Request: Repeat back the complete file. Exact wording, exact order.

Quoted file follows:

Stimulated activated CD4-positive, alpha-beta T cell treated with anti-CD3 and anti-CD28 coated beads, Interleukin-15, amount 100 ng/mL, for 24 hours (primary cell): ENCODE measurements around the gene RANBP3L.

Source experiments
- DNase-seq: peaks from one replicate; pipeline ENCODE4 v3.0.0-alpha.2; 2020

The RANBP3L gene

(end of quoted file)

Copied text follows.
Stimulated activated CD4-positive, alpha-beta T cell treated with anti-CD3 and anti-CD28 coated beads, Interleukin-15, amount 100 ng/mL, for 24 hours (primary cell): ENCODE measurements around the gene RANBP3L.

Source experiments
- DNase-seq: peaks from one replicate; pipeline ENCODE4 v3.0.0-alpha.2; 2020

The RANBP3L gene